Inheritance Books – Melinda Hammond

This week, award winning historical romance novelist, Melinda Hammond shares her Inheritance Books.

Hello Melinda. Welcome to my blog. Tell me a bit about yourself.

I can’t remember a time when I wasn’t making up stories, and had my first historical romantic adventures published in the 1980s by Robert Hale, in 2008 I began writing as Sarah Mallory for Harlequin Mills & Boon and now have over 20 titles published, most of them Georgian or Regency romances. I live in an old farmhouse on the Pennines, quite close to Bronte country and I keep hoping that some of their brilliance will rub off on me!

 I used to live in West Yorkshire and visited the Bronte parsonage every time we had guests from overseas! It’s a very inspiring space.

 

 Which book have you inherited from the generation above you?

I grew up in a working class household in the centre of Bristol. Money was tight but my father’s prize possession was his bookcase. It was filled with an assortment of books from the Bible to a complete set of Dickens. The books I loved most were the adventure books – The Count of Monte Cristo, Captain Blood, Tarzan, Biggles – I loved them all. When my parents died the books were shared out amongst the four of us, but most of the adventures books came to me!

When Rhoda asked me to nominate a special book that I had inherited, I went back to the bookshelf to see which one had inspired me most and the truth is, they all did, but there is one that is quite special, and Rhoda, I hope you don’t think I am cheating but I have decided to nominate a compendium. It is called The Favourite Wonder Book, and is full of stories and poems by such great authors as P G Wodehouse, A A Milne, Eleanor Farjeon, E Nesbit, Alexander Dumas, Oscar Wilde, Leo Tolstoy and many, many more.  The date in this book is 1938 and my father bought it long before I was even a twinkle in his eye!  I think it must have been bought for the eldest of my three brothers, who was born around then. It is quite a heavy volume with a beautiful blue cover of embossed leather and I always thought it very special. In those between-the-war days when this books was published there was no TV to speak of and very few books had illustrations – this one has over 300, but tellingly only 5 of them are in colour.

I loved this book, my parents used to read it to me, and when I was old enough I was allowed to take it carefully from the bookcase and to dip into it myself. This book has everything – stories of the wild west, re-told Greek myths, fairy tales by the Brothers Grimm and Hans Anderson, poems by Wordsworth, Shelley, Christina Rossetti and Longfellow, a stirring yarn called “An Alligator Hunt” by R M Ballantyne and even a couple of children’s stories by Charles Dickens! I read it to my own children when they were young and I still go back to it sometimes: whether I am in the mood for fantasy, romance, adventure or a thought-provoking poem I can still find something here to entertain me.

I love it because it is full of good writing – it doesn’t matter that much of it was written more than a century ago, the authors were all masters of their craft, and although the stories are aimed at youngsters they are none the worse for that. Good stories, well told, are ageless and it is what I aim for in my own writing.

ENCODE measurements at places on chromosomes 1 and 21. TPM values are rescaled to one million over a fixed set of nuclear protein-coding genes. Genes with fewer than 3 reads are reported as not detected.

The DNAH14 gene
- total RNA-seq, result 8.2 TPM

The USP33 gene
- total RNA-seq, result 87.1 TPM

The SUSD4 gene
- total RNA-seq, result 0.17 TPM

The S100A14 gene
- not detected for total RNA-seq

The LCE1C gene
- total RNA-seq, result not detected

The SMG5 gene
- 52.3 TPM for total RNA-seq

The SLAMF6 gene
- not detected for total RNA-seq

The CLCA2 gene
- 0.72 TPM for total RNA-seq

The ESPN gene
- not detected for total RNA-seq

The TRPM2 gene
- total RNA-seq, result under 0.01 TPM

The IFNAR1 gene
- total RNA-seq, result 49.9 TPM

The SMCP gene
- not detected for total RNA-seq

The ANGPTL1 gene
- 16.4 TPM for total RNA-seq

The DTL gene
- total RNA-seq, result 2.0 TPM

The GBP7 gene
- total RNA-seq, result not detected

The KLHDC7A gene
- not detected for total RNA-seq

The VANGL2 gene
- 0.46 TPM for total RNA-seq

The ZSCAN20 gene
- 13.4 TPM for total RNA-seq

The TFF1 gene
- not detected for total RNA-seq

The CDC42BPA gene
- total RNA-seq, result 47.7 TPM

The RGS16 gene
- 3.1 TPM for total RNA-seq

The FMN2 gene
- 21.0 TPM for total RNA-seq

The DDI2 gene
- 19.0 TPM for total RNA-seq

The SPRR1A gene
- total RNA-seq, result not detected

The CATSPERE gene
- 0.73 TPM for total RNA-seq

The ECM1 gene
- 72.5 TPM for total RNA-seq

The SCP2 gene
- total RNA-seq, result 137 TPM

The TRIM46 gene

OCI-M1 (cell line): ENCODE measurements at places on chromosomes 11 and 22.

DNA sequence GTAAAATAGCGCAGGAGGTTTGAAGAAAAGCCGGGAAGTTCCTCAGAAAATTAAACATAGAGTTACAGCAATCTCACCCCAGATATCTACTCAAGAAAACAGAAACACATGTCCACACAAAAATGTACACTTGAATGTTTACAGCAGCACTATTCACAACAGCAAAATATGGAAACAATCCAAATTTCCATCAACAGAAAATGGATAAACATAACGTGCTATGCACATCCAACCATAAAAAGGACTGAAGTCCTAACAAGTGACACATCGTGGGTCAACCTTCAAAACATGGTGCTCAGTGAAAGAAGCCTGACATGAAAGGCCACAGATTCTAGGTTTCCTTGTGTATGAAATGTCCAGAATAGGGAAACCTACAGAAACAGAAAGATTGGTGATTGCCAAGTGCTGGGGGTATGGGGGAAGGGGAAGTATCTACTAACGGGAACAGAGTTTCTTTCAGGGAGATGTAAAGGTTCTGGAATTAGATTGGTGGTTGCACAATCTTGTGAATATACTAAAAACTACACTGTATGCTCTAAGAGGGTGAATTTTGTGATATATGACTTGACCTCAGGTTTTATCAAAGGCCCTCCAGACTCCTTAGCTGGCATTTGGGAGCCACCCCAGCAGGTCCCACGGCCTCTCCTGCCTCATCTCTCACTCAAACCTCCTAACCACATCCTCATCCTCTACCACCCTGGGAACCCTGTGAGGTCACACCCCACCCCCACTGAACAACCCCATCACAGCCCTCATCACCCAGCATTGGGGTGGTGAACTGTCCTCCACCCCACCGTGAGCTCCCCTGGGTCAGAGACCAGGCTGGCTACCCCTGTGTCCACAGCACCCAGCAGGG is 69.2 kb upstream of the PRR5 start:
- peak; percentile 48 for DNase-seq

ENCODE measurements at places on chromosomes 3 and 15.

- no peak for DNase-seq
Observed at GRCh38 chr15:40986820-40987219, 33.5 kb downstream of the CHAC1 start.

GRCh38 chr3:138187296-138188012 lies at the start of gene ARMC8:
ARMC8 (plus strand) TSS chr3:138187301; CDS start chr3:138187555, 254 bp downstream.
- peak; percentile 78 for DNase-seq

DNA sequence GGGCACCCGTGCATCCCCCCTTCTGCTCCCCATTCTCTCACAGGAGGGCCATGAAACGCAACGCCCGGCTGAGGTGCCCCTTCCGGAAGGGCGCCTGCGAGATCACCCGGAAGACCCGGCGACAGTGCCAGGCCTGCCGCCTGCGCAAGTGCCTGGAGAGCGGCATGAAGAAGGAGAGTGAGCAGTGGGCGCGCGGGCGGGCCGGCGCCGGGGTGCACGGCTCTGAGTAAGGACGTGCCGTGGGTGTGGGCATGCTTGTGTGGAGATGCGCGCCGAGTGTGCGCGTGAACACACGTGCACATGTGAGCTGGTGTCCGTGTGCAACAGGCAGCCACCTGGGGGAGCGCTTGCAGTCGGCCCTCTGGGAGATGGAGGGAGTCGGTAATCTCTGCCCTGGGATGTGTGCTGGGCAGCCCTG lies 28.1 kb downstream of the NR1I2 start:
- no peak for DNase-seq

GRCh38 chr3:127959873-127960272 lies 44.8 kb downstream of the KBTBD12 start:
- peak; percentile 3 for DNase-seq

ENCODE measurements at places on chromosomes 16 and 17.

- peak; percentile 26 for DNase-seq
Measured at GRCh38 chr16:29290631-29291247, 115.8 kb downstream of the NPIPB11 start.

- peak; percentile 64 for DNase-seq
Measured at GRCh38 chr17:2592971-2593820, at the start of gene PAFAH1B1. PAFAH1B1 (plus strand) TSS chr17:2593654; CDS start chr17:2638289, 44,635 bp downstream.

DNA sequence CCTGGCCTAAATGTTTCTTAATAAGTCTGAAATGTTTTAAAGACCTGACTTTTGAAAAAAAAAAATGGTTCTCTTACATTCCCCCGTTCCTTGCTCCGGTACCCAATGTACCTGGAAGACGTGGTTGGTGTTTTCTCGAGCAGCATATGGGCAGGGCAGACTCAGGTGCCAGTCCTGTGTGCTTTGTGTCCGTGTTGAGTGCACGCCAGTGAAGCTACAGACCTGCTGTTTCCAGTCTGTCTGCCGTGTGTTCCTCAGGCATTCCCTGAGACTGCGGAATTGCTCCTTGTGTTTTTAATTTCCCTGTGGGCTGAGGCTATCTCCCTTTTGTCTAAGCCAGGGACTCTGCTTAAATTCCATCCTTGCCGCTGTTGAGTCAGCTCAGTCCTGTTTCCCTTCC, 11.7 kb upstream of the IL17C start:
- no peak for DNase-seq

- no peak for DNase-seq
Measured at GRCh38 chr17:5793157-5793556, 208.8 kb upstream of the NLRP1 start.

I guess it is cheating a bit, but I’ll let you off! Which book will you leave to the generations below you and why?

There are so many – the classics that I grew up with, Georgette Heyer, who was my inspiration to write historicals and the Harry Potter books which I believe has encouraged a whole new generation of readers. There are also so many good new writers today that choosing just one is well night impossible, but maybe I will plump for my favourite Jane Austen novel. I discovered Austen when I was a teenager and had soon devoured every one of her books.  I loved the fun and energy of Pride and Prejudice, the contrasting characters of Marianne and Elinor in Sense and Sensibility, but it is Persuasion that is my all-time favourite.  It has a more mature, thoughtful mood about it, and I find Anne Elliott’s quiet eloquence quite heart-breaking.  Quite simply it is a good story, well told.

 

Thank you so much for sharing your Inherited Books with me, Melinda. It was lovely to see you. Do come visit again soon!

Melinda’s latest book  Beneath the Major’s Scars  (written as Sarah Mallory) is published by Mills and Boon and will be on sale in December.  You can find out more about Melinda on her website (www.melindahammond.com), on Twitter (@SarahMRomance) or on Facebook (http://www.facebook.com/melinda.hammond.77)

 

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6 thoughts on “Inheritance Books – Melinda Hammond

  1. Linda – I so agree about “Persuasion”. It’s my favourite Jane Austen novel, probably because it seems more “mature” than the others, although one couldn’t possibly accuse Jane Austen of being immature 🙂 It’s more real to me than her other books, maybe because it’s a reflection of her own regrets in life, I don’t know. Since we can’t really ask her, I suppose we’ll never know what prompted her write exactly that story, in that particular way. But it is heart-breaking in places.

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  2. Thanks for stopping by, Gwen. You are right, choices do change as we get older, and it is interesting to see just how things change. When I was a teenager my favourite Austen book was P&P , but now it’s Persuasion. Who knows, in a few years time perhaps it will be Mansfield Park. Perhaps that is the subject for another blog, Rhoda, how our reading tastes evolve!

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    1. When I was a teenager my favourite was Mansfield Park.
      Yes, how our tastes change with stages of life would make an interesting blog.

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